eggs; (2) dissemination of the infection in incubators, particu-
larly forced draft machines when chicks hatch from infected
eggs; (3) brooding chicks in houses or equipment contaminated
with the microorganism which causes the disease; (4) by direct
or indirect contact with infected birds; (5) by male birds.
1. A varying percentage of eggs laid by infected hens carry
the microorganism causing pullorum disease. The chicks from
these eggs are affected with the disease when hatched.
2. During the hatching period the "down" from these infected
chicks distributes the microorganisms causing the disease
to all parts of the incubator. In this manner many healthy
chicks become infected during the hatching period. Thus,
chicks which hatch from infected eggs are a potential source
of infection to every chick hatching at the same time and
unless the incubator is cleaned and disinfected the infection
can be transmitted to chicks of subsequent hatches.
The above two sources of infection are important to hatchery-
men in the control of pullorum disease because the first involves
the parent stock or breeding flock while the second involves
incubation of eggs. The second source of infection is the reason
why hatcherymen should not incubate eggs from non-tested
stock with clean eggs in the same incubator or even in different
incubators in the same room.
3. Pullorum disease can be contracted by brooding chicks
in houses or using equipment contaminated with the micro-
organism causing the disease. This factor can be eliminated
by thoroughly disinfecting houses and equipment between each
brood of chicks.
4. The droppings of baby chicks affected with the disease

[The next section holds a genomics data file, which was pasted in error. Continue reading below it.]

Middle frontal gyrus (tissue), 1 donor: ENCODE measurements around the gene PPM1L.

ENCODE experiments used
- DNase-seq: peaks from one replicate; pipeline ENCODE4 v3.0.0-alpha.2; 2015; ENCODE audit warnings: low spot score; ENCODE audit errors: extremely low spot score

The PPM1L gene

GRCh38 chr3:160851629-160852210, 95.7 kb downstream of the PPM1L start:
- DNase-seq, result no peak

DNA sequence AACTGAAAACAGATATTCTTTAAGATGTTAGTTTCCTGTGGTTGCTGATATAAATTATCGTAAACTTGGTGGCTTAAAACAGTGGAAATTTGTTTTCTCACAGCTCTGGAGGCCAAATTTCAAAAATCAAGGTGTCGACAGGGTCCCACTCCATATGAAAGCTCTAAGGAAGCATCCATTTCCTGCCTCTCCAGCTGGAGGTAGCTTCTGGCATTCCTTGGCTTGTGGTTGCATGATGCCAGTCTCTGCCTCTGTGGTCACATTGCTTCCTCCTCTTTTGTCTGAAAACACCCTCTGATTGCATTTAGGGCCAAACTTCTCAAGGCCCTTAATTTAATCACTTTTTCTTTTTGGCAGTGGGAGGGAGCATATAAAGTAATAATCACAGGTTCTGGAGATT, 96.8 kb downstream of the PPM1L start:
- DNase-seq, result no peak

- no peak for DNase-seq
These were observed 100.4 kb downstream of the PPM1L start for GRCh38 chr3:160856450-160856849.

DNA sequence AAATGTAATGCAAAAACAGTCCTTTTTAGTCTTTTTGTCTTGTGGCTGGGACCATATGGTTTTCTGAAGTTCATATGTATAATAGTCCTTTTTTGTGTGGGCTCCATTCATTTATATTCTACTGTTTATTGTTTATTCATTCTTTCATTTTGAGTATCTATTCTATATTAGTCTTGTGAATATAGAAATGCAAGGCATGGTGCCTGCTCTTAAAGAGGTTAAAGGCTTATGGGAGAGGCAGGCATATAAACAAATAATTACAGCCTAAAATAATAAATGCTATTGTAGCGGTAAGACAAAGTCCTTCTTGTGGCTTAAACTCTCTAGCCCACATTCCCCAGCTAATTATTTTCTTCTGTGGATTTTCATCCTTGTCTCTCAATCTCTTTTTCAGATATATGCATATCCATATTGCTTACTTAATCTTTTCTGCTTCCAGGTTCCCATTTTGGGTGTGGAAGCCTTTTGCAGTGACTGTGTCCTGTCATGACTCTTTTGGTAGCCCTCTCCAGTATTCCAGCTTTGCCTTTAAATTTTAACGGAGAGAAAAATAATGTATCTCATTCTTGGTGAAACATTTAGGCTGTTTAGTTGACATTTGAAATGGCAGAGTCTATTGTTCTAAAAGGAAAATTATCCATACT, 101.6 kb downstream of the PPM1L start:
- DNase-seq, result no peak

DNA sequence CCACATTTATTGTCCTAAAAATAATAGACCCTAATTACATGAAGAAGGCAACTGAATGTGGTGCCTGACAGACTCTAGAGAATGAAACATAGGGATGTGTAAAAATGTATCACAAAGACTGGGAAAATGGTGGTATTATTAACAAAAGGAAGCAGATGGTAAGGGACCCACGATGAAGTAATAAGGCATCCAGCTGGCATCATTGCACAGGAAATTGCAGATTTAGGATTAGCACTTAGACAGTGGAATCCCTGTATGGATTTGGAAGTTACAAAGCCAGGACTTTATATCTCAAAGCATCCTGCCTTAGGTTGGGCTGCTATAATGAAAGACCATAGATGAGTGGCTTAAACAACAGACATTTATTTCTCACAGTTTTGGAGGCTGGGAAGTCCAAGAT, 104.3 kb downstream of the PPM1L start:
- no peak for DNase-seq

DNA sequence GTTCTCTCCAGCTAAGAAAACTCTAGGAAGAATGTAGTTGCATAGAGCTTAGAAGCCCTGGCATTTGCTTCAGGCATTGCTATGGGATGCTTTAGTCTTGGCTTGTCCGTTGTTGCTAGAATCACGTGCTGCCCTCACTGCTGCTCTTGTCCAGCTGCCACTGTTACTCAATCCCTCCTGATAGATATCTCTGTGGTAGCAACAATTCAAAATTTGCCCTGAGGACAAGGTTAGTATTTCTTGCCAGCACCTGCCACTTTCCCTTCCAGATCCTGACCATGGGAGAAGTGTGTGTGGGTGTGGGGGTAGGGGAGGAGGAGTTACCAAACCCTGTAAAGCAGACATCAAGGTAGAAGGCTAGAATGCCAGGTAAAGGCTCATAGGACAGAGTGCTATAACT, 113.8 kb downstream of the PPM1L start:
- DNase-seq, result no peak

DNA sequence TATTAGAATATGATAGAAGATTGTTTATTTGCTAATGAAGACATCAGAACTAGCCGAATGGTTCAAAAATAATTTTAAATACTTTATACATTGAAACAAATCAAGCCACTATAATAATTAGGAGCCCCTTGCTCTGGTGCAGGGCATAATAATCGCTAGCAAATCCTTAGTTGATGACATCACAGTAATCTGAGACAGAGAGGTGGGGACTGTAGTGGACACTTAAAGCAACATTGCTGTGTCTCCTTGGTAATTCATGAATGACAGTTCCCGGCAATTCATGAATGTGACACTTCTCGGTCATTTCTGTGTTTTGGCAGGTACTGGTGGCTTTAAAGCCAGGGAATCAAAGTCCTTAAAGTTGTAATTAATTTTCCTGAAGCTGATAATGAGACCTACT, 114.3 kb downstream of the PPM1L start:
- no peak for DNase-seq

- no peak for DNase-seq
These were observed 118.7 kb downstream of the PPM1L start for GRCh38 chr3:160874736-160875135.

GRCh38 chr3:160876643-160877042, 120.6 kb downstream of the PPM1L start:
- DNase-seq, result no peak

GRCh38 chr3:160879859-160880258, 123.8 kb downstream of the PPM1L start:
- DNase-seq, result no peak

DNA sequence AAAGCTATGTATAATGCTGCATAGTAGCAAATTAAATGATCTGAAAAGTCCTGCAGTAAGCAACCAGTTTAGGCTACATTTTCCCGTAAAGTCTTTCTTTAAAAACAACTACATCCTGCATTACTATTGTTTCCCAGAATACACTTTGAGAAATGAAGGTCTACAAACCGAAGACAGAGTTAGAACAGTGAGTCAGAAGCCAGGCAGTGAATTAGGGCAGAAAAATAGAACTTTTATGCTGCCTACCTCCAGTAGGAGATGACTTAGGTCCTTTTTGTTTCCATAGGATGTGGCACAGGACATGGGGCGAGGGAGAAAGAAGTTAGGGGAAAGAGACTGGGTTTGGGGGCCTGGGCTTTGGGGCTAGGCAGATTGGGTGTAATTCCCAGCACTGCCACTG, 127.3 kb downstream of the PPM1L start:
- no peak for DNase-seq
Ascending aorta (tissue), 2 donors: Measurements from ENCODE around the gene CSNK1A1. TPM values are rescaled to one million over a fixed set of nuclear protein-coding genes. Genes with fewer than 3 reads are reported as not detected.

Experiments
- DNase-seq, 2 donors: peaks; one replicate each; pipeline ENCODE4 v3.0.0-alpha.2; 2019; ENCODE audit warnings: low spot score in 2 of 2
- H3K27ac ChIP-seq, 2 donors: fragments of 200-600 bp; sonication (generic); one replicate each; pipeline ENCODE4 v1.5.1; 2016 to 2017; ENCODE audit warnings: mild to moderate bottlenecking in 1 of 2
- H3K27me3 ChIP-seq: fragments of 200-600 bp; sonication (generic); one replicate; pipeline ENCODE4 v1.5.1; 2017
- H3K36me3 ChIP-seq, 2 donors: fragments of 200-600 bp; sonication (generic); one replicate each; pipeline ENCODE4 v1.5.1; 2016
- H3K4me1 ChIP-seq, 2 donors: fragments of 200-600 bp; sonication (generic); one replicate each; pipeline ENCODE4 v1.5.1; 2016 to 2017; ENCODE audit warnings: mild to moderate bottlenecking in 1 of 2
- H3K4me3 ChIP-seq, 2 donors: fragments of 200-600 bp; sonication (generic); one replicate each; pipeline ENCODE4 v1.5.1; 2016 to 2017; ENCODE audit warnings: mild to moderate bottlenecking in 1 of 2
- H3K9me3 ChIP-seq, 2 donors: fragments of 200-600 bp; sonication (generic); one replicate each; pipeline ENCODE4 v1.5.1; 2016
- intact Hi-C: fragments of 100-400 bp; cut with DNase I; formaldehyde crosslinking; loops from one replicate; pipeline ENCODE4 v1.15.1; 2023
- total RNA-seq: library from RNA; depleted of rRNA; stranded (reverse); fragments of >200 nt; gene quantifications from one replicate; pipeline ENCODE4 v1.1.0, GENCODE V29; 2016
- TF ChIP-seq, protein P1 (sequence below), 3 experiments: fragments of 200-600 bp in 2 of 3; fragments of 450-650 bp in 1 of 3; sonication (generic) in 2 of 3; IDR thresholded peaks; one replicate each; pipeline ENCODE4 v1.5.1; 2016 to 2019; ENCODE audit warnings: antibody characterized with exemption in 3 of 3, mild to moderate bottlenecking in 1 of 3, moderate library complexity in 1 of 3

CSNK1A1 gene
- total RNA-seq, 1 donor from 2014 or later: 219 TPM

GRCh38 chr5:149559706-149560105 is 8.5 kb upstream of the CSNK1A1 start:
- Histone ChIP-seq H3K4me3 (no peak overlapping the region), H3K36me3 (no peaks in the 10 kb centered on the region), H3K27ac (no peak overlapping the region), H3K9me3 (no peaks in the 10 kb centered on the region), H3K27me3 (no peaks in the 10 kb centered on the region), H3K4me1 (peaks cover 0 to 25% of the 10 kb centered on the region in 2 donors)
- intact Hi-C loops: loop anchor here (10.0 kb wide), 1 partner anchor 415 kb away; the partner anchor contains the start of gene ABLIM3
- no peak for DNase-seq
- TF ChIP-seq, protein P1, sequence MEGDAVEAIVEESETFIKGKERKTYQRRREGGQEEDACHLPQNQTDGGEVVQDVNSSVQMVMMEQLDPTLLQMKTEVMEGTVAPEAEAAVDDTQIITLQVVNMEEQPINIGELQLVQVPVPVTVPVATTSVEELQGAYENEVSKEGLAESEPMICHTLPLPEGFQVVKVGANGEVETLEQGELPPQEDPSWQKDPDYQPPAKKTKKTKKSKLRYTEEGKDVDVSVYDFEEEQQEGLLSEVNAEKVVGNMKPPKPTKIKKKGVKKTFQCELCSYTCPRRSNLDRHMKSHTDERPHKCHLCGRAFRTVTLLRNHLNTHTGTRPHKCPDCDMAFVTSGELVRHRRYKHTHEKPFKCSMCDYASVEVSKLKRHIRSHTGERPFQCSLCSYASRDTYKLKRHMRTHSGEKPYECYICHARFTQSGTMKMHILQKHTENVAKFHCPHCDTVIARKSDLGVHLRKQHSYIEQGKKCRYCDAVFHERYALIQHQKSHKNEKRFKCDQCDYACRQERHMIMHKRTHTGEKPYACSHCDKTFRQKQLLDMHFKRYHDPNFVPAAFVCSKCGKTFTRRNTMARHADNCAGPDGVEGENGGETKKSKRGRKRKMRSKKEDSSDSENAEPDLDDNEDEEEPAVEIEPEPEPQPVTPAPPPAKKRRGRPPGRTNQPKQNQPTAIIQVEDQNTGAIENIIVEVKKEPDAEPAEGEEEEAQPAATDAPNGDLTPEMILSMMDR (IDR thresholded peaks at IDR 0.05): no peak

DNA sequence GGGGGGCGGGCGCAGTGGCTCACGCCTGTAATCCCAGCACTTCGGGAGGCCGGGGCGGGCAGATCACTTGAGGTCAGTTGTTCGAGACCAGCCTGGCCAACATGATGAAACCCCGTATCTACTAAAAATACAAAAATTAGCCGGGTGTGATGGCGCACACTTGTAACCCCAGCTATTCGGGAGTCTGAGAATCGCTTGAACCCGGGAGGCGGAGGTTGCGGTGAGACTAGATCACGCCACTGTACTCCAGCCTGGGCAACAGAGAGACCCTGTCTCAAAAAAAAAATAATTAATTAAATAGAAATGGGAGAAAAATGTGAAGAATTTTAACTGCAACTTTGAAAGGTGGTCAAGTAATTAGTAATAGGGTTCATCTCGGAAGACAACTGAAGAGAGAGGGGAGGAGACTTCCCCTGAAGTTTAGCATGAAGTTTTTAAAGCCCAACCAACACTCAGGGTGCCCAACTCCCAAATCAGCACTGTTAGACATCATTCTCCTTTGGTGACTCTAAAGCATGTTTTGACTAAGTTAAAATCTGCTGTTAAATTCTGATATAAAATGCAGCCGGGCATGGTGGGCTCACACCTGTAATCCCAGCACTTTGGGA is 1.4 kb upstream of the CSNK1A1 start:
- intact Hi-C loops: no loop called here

contain millions of the microorganisms causing the disease, and
the brooder premises, including drinking water and feed, are
quickly contaminated, making it possible for healthy chicks to
become infected. This microorganism also is spread about the
premises in the droppings of many infected adult birds, making
it possible for healthy birds to become infected. Thus, both







young and adult birds can contract the disease through direct
contact with infected birds. The microorganism causing the
disease also can be carried mechanically from contaminated
premises to healthy chicks in a large number of ways-through
contaminated feed and water utensils, clothing, rodents, improper
disposal of droppings, improper disposal of dead birds, etc.
5. Infected male birds can transmit the infection to hens.
Although a relatively small percentage of pullorum disease is
transmitted in this manner, male birds in a breeding flock must
receive consideration in any control program.
These sources of infection can be recognized as placing a great
burden for the control of pullorum disease on the flock owner
who may be supplying hatching eggs to the hatcheryman, or
who may also be the hatcheryman. The parent stock is recog-
nized as being the chief source of infection listed above. Dis-
semination of the infection in the incubator cannot take place
unless the microorganisms causing the disease are present.
When present, the usual source is infected eggs which, of course,
come from infected parent stock. After being placed in the
brooder a few infected chicks, whether coming from infected
eggs or infection in the incubator, can be a potential source of
danger to the entire brood.
While it is true that the microorganism causing pullorum dis-
ease can be carried mechanically from one premise to another,
the percentage of outbreaks from this source is low. It can be
carried more readily from an infected flock to a non-infected
younger flock on the same farm. The brooder itself can be
eliminated as a source of infection by thorough disinfection